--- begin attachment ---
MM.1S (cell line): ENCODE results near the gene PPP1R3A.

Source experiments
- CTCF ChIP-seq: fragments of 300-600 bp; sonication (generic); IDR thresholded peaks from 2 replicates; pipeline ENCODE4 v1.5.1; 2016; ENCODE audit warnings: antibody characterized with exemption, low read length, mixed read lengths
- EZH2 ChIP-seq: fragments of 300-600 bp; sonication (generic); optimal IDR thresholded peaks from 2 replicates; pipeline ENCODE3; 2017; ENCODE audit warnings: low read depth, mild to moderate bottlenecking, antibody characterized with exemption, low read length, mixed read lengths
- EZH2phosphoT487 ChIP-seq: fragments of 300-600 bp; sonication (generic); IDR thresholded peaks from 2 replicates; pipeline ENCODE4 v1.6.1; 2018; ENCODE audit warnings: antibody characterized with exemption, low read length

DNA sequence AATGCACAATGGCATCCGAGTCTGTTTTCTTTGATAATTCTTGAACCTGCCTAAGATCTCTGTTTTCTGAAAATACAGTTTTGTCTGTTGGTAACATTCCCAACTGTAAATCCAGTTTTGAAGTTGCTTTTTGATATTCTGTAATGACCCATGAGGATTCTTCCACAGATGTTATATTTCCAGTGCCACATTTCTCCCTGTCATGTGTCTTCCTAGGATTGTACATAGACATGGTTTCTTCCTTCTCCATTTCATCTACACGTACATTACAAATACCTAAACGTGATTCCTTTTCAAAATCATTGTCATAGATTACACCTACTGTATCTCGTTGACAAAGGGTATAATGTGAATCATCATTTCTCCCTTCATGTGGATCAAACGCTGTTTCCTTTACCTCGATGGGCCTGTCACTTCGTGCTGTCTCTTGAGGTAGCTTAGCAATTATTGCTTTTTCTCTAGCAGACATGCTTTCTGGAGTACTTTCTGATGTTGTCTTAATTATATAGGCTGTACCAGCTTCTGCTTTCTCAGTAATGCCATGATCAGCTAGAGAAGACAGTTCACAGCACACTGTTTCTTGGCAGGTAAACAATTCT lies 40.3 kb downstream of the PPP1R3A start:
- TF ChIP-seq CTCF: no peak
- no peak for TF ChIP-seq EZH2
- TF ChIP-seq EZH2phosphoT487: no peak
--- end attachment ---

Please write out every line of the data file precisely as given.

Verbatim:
MM.1S (cell line): ENCODE results near the gene PPP1R3A.

Source experiments
- CTCF ChIP-seq: fragments of 300-600 bp; sonication (generic); IDR thresholded peaks from 2 replicates; pipeline ENCODE4 v1.5.1; 2016; ENCODE audit warnings: antibody characterized with exemption, low read length, mixed read lengths
- EZH2 ChIP-seq: fragments of 300-600 bp; sonication (generic); optimal IDR thresholded peaks from 2 replicates; pipeline ENCODE3; 2017; ENCODE audit warnings: low read depth, mild to moderate bottlenecking, antibody characterized with exemption, low read length, mixed read lengths
- EZH2phosphoT487 ChIP-seq: fragments of 300-600 bp; sonication (generic); IDR thresholded peaks from 2 replicates; pipeline ENCODE4 v1.6.1; 2018; ENCODE audit warnings: antibody characterized with exemption, low read length

DNA sequence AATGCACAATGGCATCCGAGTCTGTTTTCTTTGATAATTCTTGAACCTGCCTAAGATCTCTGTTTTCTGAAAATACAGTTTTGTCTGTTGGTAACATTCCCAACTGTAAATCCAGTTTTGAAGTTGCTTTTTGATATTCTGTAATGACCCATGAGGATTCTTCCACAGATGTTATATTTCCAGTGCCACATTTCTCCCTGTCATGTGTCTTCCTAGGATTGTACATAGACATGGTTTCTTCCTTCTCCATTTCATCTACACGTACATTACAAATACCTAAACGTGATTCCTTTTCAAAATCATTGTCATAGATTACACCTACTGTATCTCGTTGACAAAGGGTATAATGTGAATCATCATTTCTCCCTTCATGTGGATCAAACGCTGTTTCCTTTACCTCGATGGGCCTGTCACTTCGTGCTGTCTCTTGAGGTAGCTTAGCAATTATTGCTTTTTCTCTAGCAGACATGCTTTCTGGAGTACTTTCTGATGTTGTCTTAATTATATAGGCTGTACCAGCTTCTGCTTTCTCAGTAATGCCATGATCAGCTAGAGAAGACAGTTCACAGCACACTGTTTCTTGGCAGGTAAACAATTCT lies 40.3 kb downstream of the PPP1R3A start:
- TF ChIP-seq CTCF: no peak
- no peak for TF ChIP-seq EZH2
- TF ChIP-seq EZH2phosphoT487: no peak